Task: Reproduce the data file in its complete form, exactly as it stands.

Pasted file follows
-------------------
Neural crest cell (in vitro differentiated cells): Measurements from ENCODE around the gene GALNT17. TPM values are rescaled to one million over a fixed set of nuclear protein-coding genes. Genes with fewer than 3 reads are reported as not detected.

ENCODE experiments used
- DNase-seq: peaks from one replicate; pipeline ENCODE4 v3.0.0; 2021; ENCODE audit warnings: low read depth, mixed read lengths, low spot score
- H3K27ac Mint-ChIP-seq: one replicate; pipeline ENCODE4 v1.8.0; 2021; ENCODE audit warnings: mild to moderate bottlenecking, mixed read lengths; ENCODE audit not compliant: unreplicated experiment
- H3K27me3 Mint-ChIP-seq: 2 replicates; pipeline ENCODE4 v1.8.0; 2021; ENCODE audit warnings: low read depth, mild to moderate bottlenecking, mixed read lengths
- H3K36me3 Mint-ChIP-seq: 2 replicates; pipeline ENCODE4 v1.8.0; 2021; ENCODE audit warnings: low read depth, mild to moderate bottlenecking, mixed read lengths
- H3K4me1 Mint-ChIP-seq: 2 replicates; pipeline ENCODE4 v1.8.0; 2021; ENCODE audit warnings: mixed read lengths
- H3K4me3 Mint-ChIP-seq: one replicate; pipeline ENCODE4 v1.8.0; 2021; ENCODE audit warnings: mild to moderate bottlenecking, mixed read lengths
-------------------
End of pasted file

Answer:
Neural crest cell (in vitro differentiated cells): Measurements from ENCODE around the gene GALNT17. TPM values are rescaled to one million over a fixed set of nuclear protein-coding genes. Genes with fewer than 3 reads are reported as not detected.

ENCODE experiments used
- DNase-seq: peaks from one replicate; pipeline ENCODE4 v3.0.0; 2021; ENCODE audit warnings: low read depth, mixed read lengths, low spot score
- H3K27ac Mint-ChIP-seq: one replicate; pipeline ENCODE4 v1.8.0; 2021; ENCODE audit warnings: mild to moderate bottlenecking, mixed read lengths; ENCODE audit not compliant: unreplicated experiment
- H3K27me3 Mint-ChIP-seq: 2 replicates; pipeline ENCODE4 v1.8.0; 2021; ENCODE audit warnings: low read depth, mild to moderate bottlenecking, mixed read lengths
- H3K36me3 Mint-ChIP-seq: 2 replicates; pipeline ENCODE4 v1.8.0; 2021; ENCODE audit warnings: low read depth, mild to moderate bottlenecking, mixed read lengths
- H3K4me1 Mint-ChIP-seq: 2 replicates; pipeline ENCODE4 v1.8.0; 2021; ENCODE audit warnings: mixed read lengths
- H3K4me3 Mint-ChIP-seq: one replicate; pipeline ENCODE4 v1.8.0; 2021; ENCODE audit warnings: mild to moderate bottlenecking, mixed read lengths